It is argued on behalf of the assessees that the remittances from Mandraila in the accounting year could not be treated as profits from the money-lending business carried on in that year because the profits can only be determined at the end of the year when it may turn out that instead of making a profit the Mandraila business has made a loss.
On the other hand, it has been argued by the learned standing counsel for the Income-tax Department that the statement of the account year, Exhibit A, will show that up to the 30th June, 1942, the assessees sent out roughly a sum of Rs. 2,700 only to Mandraila, and in the same period the Mandraila office sent to British India a sum of about Rs. 5,400. He, therefore, contends that as the amount received as more than the amount sent out from British India the difference must be treated as the profits of the money-lending business in the absence of any account books produced by the assessees. The statement of the account, however, further shows that a sum of Rs. 3,000 was sent from British India in July 1942. I am unable to see how the account of an assessee can be dissected into convenient periods at the option of Income-tax Department. The argument is unsound and is not entitled to succeed. Moreover, the duty of the Income-tax Officer is to find the income and not to calculate the receipts of the assessee. (See the Privy Council case of Maharaja of Darbhanga). The real question then is whether the amount sent from Mandraila to British India is the profit or income of the assessees from the foreign business.
(3.) IT has been clearly pointed out in the case of Govind Ram Tansukh Rai that the profits of a foreign business cannot be determined till the expiration of the year, and, therefore, they cannot be included in law, in the remittances which were made during the pendancy and in the course of the year. The learned Judges of the Allahabad High Court drew attention to Section 3, Section 2 sub-clause (11), and section 4 sub-clause (2), of the income-tax Act, and observed that it is obvious that foreign income, profits and gains must accrue or arise without British India before they can be received or brought into British India and the receipt of a trader in the course of a year, though ultimately it might result into a profit, cannot be treated as profit before the determination of the year. I respectfully agree with these observations which are in accord with the general custom and the practice prevailing amongst commercial people; the Income-tax Department is to determine the profits in the sense that a commercial man would understand it unless the statute directs other wise.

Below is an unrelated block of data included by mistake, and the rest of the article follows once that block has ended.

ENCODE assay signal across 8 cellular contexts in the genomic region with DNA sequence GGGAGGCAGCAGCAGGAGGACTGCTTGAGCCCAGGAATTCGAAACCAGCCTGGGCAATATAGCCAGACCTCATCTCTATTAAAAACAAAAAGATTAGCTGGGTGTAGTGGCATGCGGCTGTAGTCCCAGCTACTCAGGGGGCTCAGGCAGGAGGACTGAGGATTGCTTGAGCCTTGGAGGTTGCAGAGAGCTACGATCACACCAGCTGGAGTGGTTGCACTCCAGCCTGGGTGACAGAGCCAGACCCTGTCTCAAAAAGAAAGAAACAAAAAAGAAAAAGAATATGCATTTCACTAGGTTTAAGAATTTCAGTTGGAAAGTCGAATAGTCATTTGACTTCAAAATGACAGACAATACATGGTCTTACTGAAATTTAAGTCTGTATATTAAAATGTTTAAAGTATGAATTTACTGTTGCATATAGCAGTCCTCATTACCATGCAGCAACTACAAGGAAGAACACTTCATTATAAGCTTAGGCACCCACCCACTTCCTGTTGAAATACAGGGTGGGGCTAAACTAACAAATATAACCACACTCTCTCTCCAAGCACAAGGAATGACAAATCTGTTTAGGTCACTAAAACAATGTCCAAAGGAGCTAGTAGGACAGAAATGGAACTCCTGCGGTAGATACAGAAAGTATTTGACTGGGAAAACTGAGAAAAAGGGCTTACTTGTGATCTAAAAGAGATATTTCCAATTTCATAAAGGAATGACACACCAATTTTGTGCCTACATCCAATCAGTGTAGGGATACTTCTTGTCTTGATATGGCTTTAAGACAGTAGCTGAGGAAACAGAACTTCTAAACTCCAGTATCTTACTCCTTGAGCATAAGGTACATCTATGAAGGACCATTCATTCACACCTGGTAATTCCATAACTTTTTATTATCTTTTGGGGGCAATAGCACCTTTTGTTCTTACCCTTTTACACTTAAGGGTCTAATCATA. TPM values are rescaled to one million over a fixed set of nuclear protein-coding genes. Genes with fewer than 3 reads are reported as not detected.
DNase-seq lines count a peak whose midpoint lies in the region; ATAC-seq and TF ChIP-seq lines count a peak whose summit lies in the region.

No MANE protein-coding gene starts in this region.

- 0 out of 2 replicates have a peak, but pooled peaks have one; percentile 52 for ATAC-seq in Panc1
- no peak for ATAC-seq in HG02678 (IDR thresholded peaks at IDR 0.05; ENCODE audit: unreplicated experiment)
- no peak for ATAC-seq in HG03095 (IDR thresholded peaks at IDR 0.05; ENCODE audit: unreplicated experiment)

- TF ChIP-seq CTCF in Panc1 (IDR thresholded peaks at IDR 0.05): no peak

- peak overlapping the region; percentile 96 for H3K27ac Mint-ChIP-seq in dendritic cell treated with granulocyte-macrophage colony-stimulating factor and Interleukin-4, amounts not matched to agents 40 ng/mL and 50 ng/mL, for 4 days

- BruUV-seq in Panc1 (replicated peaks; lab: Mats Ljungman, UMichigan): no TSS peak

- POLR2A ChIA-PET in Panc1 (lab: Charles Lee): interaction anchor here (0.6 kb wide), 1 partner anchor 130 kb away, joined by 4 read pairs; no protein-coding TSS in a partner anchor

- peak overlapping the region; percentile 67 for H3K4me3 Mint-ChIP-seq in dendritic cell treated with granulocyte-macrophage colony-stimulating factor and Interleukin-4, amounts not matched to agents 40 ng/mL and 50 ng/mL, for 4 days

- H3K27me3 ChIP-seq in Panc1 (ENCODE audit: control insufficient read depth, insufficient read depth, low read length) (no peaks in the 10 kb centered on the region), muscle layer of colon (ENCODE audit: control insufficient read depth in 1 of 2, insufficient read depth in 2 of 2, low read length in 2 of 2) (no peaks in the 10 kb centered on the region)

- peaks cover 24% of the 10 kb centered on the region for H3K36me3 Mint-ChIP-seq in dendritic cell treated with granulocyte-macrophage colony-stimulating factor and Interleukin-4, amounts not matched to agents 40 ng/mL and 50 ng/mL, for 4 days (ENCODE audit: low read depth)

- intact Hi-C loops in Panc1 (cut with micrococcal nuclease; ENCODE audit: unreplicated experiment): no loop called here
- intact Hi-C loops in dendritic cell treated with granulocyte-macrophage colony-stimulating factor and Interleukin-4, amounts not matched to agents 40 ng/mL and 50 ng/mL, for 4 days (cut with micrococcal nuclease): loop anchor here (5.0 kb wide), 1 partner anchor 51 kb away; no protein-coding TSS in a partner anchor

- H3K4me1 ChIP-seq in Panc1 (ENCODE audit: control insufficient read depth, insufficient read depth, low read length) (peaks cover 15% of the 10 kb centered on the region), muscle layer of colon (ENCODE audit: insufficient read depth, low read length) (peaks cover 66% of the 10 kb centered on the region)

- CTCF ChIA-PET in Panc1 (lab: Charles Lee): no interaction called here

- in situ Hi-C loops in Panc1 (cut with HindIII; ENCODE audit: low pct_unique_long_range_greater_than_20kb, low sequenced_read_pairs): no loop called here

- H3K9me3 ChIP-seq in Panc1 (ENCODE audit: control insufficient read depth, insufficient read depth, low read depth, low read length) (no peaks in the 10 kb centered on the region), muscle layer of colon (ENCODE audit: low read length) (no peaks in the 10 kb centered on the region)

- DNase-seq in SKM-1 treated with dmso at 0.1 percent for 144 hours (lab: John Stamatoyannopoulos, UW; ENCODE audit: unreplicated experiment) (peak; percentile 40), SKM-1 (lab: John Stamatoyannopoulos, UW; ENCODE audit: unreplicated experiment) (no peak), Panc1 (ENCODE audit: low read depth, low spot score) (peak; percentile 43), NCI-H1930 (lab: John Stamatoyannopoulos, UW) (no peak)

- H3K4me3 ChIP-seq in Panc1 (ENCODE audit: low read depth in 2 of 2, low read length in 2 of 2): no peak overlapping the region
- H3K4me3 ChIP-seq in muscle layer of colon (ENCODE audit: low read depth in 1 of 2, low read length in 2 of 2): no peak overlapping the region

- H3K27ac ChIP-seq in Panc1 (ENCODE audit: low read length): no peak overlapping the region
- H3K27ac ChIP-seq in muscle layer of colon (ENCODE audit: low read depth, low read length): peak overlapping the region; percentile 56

For these reasons, it follows, in my opinion, that the sum of Rs. 5,523 could not be treated as the profits received by the assessees from the money-lending business in Mandraila. In this view of the matter it is not necessary to consider the applicability or the true import of the case of Multanchand Johurmul which was relied upon by Tribunal. I have arrived at the same conclusion as the Income-tax Appellate Tribunal, though for different reasons.
I would answer the question in the affirmative.